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By: Ralph Luken and Frank Van Rompaey
Industries located in developing countries have made major improvements in environmental performance since the Rio Earth Summit of 1992, essentially doing better than developed countries in reducing energy-use and water-pollutant intensities. This significant new book investigates what motivates industry in developing countries to adopt environmentally sound technology (EST) - a subject about which very little is actually known. The authors present the findings of a United Nations study of the factors that determined EST adoption by 105 manufacturing plants in four different sectors within nine developing countries, exploring both factors internal to the plants as well as external factors from governments, markets and civil society.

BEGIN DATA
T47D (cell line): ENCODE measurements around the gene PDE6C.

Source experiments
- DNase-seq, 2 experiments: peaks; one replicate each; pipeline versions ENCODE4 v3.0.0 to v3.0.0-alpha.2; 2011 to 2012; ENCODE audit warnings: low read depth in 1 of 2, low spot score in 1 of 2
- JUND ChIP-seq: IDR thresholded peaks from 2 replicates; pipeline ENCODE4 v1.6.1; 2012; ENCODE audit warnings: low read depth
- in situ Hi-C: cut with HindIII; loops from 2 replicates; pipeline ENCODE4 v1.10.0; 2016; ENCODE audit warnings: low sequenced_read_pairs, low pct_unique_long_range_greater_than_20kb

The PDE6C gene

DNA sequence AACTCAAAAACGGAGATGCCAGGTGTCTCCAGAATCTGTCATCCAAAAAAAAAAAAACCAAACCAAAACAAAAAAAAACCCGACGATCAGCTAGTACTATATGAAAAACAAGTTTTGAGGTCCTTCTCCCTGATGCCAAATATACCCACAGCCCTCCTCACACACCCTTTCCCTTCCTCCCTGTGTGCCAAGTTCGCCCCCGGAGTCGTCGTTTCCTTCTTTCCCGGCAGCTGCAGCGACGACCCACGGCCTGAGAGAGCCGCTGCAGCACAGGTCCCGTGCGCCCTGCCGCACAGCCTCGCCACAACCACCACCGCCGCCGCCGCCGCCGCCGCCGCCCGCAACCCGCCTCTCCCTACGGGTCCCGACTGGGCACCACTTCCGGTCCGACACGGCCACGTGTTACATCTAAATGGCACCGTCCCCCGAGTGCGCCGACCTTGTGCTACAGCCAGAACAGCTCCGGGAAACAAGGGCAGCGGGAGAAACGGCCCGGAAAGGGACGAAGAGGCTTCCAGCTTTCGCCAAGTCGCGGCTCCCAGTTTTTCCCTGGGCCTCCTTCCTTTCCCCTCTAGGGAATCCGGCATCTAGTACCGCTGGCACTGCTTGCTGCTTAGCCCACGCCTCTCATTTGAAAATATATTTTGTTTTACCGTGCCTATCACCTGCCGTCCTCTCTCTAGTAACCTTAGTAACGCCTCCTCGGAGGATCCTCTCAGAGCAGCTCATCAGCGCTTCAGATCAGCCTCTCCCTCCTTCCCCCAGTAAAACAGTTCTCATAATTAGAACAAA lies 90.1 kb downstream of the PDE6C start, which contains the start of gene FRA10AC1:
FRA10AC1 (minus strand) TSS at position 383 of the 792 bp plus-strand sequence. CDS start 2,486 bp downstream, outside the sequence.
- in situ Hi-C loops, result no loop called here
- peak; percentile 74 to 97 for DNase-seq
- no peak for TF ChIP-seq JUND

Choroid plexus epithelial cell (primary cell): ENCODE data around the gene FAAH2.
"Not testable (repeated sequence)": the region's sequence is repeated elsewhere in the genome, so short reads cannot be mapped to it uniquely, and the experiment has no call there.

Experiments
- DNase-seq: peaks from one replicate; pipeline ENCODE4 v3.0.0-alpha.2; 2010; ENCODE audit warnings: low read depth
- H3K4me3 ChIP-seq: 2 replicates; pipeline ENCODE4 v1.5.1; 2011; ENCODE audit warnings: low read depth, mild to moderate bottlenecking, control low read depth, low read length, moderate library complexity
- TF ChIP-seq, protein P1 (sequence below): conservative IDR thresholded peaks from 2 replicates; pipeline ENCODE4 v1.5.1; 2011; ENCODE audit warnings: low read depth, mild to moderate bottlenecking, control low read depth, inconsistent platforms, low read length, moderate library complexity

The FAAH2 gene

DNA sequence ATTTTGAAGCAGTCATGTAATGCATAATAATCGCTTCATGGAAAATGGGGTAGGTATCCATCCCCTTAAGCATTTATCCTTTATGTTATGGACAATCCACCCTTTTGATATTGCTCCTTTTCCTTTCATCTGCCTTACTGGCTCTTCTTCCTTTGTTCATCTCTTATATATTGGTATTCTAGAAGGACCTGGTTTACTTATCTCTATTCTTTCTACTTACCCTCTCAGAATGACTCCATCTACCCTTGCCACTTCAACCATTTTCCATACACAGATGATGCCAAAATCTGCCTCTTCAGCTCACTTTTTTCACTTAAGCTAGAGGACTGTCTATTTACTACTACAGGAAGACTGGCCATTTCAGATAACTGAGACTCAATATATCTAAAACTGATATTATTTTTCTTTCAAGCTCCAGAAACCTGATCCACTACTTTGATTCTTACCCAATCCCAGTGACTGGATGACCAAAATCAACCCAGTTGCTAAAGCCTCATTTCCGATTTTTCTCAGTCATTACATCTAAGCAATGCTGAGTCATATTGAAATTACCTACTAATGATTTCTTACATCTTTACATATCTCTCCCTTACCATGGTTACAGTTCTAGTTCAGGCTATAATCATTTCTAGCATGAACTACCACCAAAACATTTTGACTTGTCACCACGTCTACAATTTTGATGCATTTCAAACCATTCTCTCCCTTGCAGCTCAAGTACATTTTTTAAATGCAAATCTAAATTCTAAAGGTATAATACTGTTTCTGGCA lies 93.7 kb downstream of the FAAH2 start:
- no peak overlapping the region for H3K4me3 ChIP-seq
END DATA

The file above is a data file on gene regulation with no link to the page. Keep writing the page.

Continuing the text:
'This impressive study compares the adoption of environmentally sound technology in industrial sectors in nine developing countries. In combining a variety of quantitative and qualitative methodologies on rich empirical data the authors open the technological change black box" and are able to formulate clear conclusions on the drivers and barriers for technological change. A major contribution to better understanding and governing environmentally-sound technological change.' - Arthur P.J. Mol, Wageningen University, The Netherlands "'All theory is gray, but the golden tree of life springs ever green", says Goethe. This book is very green (that is empirical) about a green topic: the adoption of environmentally sound technologies in developing countries, using triangulation for assessing the factors behind such choices. A very nice study on an important topic.' - Rene Kemp UNU-MERIT, Maastricht, The Netherlands"
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